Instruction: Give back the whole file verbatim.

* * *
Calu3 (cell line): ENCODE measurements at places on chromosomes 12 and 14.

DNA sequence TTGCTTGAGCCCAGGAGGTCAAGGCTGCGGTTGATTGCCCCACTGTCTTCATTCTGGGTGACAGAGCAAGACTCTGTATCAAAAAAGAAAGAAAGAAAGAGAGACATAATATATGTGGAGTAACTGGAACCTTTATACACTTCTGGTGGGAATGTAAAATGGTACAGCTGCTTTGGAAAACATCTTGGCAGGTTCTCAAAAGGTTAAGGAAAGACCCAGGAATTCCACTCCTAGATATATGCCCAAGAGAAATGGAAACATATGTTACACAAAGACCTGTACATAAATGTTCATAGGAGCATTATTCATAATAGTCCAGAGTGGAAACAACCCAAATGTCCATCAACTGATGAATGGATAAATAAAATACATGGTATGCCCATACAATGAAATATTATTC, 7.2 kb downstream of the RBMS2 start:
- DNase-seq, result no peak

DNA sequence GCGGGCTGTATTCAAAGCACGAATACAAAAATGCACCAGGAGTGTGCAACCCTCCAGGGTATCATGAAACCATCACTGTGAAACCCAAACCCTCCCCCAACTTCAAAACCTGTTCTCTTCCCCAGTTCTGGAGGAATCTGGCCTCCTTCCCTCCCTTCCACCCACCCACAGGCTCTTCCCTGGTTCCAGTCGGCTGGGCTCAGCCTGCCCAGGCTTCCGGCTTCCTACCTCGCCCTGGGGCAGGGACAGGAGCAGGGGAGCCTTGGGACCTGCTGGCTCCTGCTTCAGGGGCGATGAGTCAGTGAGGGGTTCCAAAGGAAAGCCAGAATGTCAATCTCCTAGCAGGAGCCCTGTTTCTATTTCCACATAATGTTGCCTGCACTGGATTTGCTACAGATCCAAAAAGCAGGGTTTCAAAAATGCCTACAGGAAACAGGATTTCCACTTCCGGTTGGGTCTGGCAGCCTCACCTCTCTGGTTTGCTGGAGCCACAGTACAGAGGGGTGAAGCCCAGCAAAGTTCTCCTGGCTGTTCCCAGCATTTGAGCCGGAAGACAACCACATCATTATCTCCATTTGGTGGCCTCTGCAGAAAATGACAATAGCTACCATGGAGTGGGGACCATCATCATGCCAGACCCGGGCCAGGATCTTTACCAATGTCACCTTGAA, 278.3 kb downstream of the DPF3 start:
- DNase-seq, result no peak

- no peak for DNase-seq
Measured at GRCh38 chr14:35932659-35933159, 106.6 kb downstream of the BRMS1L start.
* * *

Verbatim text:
Calu3 (cell line): ENCODE measurements at places on chromosomes 12 and 14.

DNA sequence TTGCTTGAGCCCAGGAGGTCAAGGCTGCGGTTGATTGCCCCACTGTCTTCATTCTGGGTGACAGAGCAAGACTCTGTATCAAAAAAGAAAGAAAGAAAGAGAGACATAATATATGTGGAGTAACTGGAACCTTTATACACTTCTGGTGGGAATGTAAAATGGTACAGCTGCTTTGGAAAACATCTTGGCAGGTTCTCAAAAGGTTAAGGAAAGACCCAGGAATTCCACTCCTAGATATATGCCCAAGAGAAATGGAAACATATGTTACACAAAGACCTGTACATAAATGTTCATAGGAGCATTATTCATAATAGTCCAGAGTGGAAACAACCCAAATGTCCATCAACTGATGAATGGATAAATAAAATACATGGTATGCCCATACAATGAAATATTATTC, 7.2 kb downstream of the RBMS2 start:
- DNase-seq, result no peak

DNA sequence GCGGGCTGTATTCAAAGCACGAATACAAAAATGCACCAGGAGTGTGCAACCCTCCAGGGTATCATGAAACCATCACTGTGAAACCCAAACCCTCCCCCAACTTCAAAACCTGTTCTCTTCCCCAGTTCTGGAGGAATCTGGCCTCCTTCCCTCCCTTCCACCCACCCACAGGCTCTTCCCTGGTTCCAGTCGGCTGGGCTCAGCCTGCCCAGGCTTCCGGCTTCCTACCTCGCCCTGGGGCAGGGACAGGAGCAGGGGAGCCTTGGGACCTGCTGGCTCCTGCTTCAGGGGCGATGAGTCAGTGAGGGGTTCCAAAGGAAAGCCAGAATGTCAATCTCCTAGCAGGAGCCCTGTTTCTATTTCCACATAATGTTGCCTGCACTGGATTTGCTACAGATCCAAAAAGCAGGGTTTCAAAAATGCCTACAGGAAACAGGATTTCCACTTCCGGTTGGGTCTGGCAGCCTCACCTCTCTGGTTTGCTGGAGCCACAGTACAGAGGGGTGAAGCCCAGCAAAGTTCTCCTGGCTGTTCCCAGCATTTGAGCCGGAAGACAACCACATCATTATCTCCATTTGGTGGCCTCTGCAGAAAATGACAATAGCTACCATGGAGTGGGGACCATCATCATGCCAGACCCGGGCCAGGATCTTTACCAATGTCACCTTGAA, 278.3 kb downstream of the DPF3 start:
- DNase-seq, result no peak

- no peak for DNase-seq
Measured at GRCh38 chr14:35932659-35933159, 106.6 kb downstream of the BRMS1L start.